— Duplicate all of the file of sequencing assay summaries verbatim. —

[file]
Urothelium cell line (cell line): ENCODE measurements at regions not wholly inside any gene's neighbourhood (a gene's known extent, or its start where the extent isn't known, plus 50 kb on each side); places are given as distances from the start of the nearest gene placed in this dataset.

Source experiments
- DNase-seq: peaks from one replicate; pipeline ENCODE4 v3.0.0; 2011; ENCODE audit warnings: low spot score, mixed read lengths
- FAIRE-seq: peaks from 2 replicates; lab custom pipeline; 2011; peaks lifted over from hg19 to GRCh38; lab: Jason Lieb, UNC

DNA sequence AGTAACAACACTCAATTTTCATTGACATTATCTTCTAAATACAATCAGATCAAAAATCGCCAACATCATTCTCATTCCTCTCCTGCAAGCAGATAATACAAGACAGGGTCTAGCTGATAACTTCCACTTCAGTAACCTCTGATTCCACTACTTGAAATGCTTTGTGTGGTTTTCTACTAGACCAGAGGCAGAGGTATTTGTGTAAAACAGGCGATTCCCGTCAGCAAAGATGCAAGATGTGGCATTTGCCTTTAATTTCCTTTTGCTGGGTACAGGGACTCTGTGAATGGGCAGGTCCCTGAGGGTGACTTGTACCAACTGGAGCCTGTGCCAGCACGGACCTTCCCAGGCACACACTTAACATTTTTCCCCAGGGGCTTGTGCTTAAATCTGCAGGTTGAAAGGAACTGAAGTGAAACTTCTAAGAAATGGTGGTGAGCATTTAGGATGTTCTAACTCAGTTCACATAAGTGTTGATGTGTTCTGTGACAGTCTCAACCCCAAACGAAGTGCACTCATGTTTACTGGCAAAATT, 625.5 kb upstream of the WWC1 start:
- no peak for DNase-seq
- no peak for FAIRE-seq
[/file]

Urothelium cell line (cell line): ENCODE measurements at regions not wholly inside any gene's neighbourhood (a gene's known extent, or its start where the extent isn't known, plus 50 kb on each side); places are given as distances from the start of the nearest gene placed in this dataset.

Source experiments
- DNase-seq: peaks from one replicate; pipeline ENCODE4 v3.0.0; 2011; ENCODE audit warnings: low spot score, mixed read lengths
- FAIRE-seq: peaks from 2 replicates; lab custom pipeline; 2011; peaks lifted over from hg19 to GRCh38; lab: Jason Lieb, UNC

DNA sequence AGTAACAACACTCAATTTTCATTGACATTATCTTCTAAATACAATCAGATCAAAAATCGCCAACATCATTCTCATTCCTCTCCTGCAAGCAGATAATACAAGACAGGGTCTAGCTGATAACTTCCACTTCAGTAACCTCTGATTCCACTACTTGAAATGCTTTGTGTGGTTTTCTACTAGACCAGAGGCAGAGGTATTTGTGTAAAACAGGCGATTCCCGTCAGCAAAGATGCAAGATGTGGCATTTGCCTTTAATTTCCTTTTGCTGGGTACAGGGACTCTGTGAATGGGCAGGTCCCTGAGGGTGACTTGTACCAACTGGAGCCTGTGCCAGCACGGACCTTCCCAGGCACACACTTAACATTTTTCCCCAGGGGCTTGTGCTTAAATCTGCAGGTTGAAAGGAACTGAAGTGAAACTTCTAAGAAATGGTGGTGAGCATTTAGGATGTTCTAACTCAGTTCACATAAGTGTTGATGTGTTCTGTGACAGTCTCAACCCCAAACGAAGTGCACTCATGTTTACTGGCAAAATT, 625.5 kb upstream of the WWC1 start:
- no peak for DNase-seq
- no peak for FAIRE-seq